HOOVER, Ala. — For decades, poor ol’ Vanderbilt has usually been the doormat of the Southeastern Conference, hindered by its meager fan base and high academic standards.

New coach James Franklin isn’t feeling sorry for his program.

“I really believe there’s very few schools that are going to be able to compete with us when it comes to recruiting because we have an opportunity to offer things that very few schools can,” Franklin said.

Those confident words were part of the 39-year-old’s first address at SEC Media Days on Friday, and the first-year coach hammered home that Vanderbilt has several recruiting advantages if it uses them properly. Franklin also said his team has several good players, but “we just don’t have enough of them.”

Of course, that’s been the problem at Vanderbilt for years. The Commodores have played in only one bowl game (2008) since 1982, and the tough nature of the SEC has held the program down in the bottom half of the Eastern Division.

But other good academic schools — like Stanford — have had recent football success and quarterback Larry Smith doesn’t see why the Commodores can’t do the same thing.

“Other schools have top athletes and now I think coach Franklin’s going out and getting those same guys,” Smith said. “He’s selling that you can come to Vanderbilt and win.’

For all of Franklin’s considerable confidence, the rebuilding project won’t be easy. The Commodores have finished with a 2-10 record in each of the past two seasons and have several holes to fill on both sides of the ball.

Vanderbilt’s biggest challenge is on offense, which is Franklin’s expertise. He spent the last three seasons as Maryland’s offensive coordinator and has a reputation as a good quarterback mentor.

Now Franklin will try to right an offense that averaged 16.9 points per game last season, easily last in the SEC, and struggled mightily in the passing game. Though all 11 offensive starters return, Franklin has made it clear that all starting spots are open.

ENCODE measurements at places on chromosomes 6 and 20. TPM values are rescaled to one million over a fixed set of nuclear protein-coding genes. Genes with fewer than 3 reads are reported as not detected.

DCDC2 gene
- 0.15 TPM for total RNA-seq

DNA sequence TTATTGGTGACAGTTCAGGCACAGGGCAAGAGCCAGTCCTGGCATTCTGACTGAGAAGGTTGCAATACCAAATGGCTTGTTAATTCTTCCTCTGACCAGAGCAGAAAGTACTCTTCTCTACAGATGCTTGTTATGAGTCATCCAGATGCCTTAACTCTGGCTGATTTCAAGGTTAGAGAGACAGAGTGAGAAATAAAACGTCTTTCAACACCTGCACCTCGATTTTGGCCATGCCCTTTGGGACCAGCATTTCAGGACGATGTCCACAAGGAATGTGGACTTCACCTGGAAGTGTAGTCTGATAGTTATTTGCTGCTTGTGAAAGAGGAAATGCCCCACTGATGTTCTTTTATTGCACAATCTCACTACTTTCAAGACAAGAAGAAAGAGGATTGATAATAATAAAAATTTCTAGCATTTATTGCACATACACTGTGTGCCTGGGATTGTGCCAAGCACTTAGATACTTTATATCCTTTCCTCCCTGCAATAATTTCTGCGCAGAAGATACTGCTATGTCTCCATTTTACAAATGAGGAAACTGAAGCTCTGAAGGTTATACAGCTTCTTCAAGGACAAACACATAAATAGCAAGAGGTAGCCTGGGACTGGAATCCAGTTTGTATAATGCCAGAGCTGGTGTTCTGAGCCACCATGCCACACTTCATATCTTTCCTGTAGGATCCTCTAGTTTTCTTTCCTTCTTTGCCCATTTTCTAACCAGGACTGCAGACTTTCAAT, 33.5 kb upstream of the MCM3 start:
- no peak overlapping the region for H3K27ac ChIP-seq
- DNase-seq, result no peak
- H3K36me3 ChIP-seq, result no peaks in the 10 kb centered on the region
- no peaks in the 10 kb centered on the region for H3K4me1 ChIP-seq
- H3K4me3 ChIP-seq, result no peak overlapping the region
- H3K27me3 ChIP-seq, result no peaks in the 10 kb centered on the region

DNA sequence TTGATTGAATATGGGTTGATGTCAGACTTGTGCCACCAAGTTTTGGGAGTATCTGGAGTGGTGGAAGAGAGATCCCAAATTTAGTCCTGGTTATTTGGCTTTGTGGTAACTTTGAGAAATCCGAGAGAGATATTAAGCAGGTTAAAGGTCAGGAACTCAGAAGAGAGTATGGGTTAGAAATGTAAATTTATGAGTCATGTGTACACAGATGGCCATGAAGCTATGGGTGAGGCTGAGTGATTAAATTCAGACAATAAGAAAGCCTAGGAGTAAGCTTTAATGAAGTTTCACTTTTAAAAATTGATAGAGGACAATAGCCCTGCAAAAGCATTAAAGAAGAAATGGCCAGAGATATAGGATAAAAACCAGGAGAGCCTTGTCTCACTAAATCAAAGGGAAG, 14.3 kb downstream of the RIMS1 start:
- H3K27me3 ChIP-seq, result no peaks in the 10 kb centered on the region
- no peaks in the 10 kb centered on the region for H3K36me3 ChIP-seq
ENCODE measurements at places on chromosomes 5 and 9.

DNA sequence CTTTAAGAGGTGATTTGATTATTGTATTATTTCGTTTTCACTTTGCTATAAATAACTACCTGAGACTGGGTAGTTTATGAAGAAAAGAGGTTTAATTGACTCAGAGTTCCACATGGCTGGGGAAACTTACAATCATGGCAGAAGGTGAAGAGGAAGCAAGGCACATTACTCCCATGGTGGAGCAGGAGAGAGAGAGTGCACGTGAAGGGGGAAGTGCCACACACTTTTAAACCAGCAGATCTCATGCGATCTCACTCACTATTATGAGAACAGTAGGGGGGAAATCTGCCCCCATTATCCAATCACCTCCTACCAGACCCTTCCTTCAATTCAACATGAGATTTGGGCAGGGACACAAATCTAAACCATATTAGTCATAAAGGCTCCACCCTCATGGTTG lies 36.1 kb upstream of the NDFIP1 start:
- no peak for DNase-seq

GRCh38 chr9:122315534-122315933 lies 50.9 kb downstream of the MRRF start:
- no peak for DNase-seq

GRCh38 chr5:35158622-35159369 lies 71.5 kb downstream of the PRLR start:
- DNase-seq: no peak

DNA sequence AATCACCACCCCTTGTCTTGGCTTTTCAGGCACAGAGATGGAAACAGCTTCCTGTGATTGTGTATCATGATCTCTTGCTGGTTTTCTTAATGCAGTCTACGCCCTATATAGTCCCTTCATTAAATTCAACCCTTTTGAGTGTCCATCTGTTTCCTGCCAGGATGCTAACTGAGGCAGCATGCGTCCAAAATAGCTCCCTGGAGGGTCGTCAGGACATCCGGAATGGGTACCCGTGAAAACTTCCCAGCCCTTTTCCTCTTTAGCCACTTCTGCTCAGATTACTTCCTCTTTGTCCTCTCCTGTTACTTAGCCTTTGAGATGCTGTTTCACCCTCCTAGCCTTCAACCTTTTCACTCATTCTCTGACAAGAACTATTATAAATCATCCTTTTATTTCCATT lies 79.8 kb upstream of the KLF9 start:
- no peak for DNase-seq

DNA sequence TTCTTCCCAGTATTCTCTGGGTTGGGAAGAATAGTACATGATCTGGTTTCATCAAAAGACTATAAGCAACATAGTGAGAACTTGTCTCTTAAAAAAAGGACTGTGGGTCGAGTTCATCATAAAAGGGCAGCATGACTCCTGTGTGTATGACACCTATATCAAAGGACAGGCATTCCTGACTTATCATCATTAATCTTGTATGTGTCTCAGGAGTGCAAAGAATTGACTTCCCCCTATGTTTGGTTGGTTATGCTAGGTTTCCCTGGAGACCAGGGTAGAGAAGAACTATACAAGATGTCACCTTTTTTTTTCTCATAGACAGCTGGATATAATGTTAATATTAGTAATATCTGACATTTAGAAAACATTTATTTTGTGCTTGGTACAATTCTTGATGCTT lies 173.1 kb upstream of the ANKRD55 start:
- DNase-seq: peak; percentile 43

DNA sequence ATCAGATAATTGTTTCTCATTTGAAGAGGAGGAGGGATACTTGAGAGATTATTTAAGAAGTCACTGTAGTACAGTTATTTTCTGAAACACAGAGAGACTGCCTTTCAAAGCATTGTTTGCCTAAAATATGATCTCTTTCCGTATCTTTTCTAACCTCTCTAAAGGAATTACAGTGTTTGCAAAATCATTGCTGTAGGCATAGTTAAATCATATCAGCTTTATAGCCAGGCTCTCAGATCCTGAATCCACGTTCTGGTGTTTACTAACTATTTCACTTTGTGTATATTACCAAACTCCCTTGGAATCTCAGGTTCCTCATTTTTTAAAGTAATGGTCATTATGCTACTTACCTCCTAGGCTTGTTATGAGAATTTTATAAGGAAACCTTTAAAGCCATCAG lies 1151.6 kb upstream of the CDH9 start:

“Our job is to create the most competitive environment we possibly can at every position,” Franklin said.

The defense is led by linebacker Chris Marve and defensive back Casey Hayward. Marve, a fifth-year senior, brings a wealth of experience and his 306 career tackles are currently the most in the SEC. He also is one of the links back to 2008, when the Commodores won seven games and played in the Music City Bowl.

Marve said the transition to Franklin’s philosophies has been a smooth one.

“It wasn’t difficult at all,” Marve said. “I feel like if a guy buys into the program and buys into the coaches and what they want from us, then we’re all going to play harder ... Coach Franklin had my respect from the moment I met him and shook his hand.”

While Franklin is trying to change the product on the field, his most important job might be selling his vision for the program to fans around Nashville, who have often shown tepid support. In a market that has the NFL’s Tennessee Titans and NHL’s Nashville Predators, the Commodores are often an afterthought.

“Those things aren’t going to change, so let’s embrace them and use them to our strengths,” Franklin said. “We have to make sure our piece of the pie is the best tasting, most delicious piece of the pie.”